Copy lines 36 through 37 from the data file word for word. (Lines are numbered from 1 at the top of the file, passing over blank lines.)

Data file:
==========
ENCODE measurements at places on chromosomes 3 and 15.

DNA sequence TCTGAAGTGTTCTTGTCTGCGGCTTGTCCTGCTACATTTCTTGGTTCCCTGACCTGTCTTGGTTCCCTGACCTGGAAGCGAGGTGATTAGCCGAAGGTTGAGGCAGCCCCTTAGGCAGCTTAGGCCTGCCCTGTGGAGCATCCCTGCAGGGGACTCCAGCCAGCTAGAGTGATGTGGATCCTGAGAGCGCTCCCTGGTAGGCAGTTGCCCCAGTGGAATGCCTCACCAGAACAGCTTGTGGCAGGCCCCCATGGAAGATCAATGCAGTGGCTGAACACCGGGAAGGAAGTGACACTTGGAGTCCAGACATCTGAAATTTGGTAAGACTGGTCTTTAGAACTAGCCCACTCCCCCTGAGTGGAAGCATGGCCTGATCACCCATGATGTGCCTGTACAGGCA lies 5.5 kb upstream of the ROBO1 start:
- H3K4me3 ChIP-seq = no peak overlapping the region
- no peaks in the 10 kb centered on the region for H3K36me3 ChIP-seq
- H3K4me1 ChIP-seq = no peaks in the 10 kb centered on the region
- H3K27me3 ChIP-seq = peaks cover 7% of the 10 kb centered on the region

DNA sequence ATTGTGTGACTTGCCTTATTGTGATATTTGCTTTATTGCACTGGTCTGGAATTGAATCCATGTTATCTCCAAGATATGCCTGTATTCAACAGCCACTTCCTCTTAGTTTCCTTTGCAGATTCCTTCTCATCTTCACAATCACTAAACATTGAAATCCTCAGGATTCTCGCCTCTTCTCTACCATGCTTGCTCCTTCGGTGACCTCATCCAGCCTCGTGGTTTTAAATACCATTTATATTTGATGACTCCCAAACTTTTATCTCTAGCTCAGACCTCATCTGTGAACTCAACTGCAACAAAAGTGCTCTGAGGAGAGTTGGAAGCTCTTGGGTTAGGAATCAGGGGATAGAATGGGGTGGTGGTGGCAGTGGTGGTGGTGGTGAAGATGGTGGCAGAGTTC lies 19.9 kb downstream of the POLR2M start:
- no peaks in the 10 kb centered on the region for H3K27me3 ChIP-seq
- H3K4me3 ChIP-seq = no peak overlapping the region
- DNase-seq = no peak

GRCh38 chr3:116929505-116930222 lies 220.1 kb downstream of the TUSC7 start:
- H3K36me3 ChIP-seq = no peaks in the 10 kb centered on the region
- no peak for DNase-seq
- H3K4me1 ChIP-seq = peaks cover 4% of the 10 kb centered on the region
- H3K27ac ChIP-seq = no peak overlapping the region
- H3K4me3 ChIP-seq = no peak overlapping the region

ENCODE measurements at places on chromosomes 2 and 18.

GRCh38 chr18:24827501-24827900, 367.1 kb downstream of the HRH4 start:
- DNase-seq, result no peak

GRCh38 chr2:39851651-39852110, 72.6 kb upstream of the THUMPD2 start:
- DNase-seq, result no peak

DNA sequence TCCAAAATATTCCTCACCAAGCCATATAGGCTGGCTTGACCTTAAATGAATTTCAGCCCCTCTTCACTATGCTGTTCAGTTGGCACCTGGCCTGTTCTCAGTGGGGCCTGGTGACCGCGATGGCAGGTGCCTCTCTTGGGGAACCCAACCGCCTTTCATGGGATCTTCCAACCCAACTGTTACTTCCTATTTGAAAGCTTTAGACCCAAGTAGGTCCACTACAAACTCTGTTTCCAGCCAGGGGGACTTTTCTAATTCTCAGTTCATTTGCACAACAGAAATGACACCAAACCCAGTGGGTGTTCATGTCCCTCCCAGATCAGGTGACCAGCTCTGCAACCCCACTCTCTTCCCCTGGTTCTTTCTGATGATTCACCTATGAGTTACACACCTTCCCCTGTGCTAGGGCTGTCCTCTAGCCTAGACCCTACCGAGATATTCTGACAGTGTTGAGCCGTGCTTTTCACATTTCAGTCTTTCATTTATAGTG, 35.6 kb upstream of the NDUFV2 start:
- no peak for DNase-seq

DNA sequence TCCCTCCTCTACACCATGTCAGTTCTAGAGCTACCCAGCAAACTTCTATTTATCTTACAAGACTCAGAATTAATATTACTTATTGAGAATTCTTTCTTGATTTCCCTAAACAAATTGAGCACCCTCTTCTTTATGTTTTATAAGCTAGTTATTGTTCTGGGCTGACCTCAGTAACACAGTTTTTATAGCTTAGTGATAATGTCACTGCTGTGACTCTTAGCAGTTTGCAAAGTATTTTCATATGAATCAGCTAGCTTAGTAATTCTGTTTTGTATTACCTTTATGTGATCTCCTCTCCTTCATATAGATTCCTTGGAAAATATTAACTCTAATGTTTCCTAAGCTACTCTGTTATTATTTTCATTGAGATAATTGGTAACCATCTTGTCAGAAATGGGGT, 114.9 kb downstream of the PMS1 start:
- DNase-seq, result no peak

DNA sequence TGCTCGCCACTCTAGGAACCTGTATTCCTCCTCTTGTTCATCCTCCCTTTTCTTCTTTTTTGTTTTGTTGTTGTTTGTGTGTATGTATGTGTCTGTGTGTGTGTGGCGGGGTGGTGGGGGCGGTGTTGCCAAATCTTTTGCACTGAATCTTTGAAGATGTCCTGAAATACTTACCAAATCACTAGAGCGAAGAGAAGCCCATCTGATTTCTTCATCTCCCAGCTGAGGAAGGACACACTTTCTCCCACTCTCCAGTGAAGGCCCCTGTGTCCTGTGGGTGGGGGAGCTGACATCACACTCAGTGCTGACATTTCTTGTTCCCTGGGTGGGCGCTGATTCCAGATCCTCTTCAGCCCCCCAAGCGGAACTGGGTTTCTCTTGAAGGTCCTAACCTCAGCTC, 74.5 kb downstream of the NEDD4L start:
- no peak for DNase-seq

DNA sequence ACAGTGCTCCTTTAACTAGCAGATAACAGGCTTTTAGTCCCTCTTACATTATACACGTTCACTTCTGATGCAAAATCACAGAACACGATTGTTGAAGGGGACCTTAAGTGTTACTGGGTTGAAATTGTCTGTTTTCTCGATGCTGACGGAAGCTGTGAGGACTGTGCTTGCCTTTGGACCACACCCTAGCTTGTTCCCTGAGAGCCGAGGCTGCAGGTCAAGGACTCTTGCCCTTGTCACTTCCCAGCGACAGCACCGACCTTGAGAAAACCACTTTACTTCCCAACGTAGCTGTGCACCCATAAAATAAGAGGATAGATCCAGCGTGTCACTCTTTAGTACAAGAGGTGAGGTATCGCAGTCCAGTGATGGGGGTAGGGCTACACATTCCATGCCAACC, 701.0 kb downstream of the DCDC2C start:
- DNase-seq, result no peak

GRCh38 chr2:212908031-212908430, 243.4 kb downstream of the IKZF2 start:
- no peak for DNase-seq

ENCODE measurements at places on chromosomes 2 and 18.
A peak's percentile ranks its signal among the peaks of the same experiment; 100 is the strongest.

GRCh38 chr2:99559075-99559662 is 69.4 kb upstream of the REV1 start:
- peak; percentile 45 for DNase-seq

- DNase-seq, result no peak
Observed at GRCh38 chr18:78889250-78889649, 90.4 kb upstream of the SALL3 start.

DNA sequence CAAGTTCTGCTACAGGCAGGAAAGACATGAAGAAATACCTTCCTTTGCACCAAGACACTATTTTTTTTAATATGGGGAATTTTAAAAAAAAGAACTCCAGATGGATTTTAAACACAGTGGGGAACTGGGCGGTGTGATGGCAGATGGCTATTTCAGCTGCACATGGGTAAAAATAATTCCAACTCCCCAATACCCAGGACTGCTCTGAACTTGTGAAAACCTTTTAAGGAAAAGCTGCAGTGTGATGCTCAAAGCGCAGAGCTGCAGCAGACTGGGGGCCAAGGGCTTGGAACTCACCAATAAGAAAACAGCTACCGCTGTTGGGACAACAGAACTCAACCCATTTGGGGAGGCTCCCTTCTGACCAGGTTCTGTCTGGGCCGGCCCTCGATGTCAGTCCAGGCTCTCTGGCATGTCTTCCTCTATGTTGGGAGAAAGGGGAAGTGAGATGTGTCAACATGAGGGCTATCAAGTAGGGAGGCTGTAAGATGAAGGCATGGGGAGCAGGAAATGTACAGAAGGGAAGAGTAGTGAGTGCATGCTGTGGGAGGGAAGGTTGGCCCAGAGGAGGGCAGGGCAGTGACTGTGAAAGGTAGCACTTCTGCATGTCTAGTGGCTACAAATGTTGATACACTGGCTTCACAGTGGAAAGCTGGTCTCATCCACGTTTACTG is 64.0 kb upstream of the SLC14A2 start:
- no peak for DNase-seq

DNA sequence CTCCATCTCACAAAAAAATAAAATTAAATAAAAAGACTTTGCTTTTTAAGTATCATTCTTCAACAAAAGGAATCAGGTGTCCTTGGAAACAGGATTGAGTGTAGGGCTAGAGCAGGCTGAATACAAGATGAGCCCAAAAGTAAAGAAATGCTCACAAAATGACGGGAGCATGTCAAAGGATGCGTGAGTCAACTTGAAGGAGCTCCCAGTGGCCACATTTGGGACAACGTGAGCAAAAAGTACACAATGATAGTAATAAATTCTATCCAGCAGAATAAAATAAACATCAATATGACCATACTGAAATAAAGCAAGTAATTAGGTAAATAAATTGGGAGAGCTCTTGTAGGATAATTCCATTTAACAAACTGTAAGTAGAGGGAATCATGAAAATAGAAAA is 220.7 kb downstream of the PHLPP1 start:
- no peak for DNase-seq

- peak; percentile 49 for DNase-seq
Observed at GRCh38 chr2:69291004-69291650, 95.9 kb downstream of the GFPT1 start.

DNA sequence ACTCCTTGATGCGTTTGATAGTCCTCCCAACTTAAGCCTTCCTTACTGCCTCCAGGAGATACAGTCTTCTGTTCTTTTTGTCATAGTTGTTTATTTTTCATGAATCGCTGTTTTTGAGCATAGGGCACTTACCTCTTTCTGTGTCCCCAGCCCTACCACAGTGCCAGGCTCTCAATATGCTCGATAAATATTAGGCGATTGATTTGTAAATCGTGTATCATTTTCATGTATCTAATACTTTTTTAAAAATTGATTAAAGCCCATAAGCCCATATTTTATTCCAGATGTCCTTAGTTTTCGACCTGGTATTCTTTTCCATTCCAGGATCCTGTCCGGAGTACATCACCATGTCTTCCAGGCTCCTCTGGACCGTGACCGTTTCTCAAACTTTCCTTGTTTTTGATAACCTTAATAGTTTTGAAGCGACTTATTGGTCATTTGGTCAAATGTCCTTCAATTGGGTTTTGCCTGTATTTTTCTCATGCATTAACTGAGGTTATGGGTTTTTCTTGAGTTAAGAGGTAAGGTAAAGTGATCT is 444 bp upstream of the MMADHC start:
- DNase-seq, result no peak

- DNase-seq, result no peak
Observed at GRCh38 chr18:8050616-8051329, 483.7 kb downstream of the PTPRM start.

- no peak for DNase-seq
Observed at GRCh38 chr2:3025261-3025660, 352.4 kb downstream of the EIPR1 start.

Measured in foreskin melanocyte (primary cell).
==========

- DNase-seq, result no peak
Observed at GRCh38 chr18:78889250-78889649, 90.4 kb upstream of the SALL3 start.